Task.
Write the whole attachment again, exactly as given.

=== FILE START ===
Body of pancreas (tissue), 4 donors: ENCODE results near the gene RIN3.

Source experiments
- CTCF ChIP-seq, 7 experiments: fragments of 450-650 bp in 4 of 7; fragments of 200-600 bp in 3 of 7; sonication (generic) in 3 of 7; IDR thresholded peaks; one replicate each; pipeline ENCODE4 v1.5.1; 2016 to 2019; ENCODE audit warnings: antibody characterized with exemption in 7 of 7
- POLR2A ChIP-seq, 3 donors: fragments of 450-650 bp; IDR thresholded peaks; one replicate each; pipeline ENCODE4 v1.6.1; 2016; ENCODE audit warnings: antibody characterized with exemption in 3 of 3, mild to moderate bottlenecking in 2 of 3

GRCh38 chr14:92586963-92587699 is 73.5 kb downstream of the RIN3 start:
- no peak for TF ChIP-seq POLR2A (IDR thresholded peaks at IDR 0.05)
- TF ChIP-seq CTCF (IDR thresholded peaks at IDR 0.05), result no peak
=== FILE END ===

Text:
Body of pancreas (tissue), 4 donors: ENCODE results near the gene RIN3.

Source experiments
- CTCF ChIP-seq, 7 experiments: fragments of 450-650 bp in 4 of 7; fragments of 200-600 bp in 3 of 7; sonication (generic) in 3 of 7; IDR thresholded peaks; one replicate each; pipeline ENCODE4 v1.5.1; 2016 to 2019; ENCODE audit warnings: antibody characterized with exemption in 7 of 7
- POLR2A ChIP-seq, 3 donors: fragments of 450-650 bp; IDR thresholded peaks; one replicate each; pipeline ENCODE4 v1.6.1; 2016; ENCODE audit warnings: antibody characterized with exemption in 3 of 3, mild to moderate bottlenecking in 2 of 3

GRCh38 chr14:92586963-92587699 is 73.5 kb downstream of the RIN3 start:
- no peak for TF ChIP-seq POLR2A (IDR thresholded peaks at IDR 0.05)
- TF ChIP-seq CTCF (IDR thresholded peaks at IDR 0.05), result no peak